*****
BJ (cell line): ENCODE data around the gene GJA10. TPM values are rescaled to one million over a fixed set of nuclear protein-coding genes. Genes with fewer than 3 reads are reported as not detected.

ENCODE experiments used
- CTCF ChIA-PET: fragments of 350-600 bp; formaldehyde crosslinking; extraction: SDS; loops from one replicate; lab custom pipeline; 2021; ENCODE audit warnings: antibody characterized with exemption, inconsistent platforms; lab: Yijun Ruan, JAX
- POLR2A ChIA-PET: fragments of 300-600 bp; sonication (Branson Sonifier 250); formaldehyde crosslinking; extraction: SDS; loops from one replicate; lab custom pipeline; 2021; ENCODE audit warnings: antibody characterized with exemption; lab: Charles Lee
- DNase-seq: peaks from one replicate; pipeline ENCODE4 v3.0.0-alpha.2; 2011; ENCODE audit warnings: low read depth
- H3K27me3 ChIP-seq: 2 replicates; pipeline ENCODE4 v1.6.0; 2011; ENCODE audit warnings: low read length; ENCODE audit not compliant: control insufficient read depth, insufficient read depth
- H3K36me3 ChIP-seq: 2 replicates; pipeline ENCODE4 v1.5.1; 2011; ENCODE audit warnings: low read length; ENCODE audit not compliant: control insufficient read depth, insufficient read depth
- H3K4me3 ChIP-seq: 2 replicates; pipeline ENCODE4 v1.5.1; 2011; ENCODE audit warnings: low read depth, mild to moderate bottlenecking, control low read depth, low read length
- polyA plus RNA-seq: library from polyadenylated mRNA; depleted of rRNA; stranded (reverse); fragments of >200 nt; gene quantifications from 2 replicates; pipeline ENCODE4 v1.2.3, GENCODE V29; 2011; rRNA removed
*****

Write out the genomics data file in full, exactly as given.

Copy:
BJ (cell line): ENCODE data around the gene GJA10. TPM values are rescaled to one million over a fixed set of nuclear protein-coding genes. Genes with fewer than 3 reads are reported as not detected.

ENCODE experiments used
- CTCF ChIA-PET: fragments of 350-600 bp; formaldehyde crosslinking; extraction: SDS; loops from one replicate; lab custom pipeline; 2021; ENCODE audit warnings: antibody characterized with exemption, inconsistent platforms; lab: Yijun Ruan, JAX
- POLR2A ChIA-PET: fragments of 300-600 bp; sonication (Branson Sonifier 250); formaldehyde crosslinking; extraction: SDS; loops from one replicate; lab custom pipeline; 2021; ENCODE audit warnings: antibody characterized with exemption; lab: Charles Lee
- DNase-seq: peaks from one replicate; pipeline ENCODE4 v3.0.0-alpha.2; 2011; ENCODE audit warnings: low read depth
- H3K27me3 ChIP-seq: 2 replicates; pipeline ENCODE4 v1.6.0; 2011; ENCODE audit warnings: low read length; ENCODE audit not compliant: control insufficient read depth, insufficient read depth
- H3K36me3 ChIP-seq: 2 replicates; pipeline ENCODE4 v1.5.1; 2011; ENCODE audit warnings: low read length; ENCODE audit not compliant: control insufficient read depth, insufficient read depth
- H3K4me3 ChIP-seq: 2 replicates; pipeline ENCODE4 v1.5.1; 2011; ENCODE audit warnings: low read depth, mild to moderate bottlenecking, control low read depth, low read length
- polyA plus RNA-seq: library from polyadenylated mRNA; depleted of rRNA; stranded (reverse); fragments of >200 nt; gene quantifications from 2 replicates; pipeline ENCODE4 v1.2.3, GENCODE V29; 2011; rRNA removed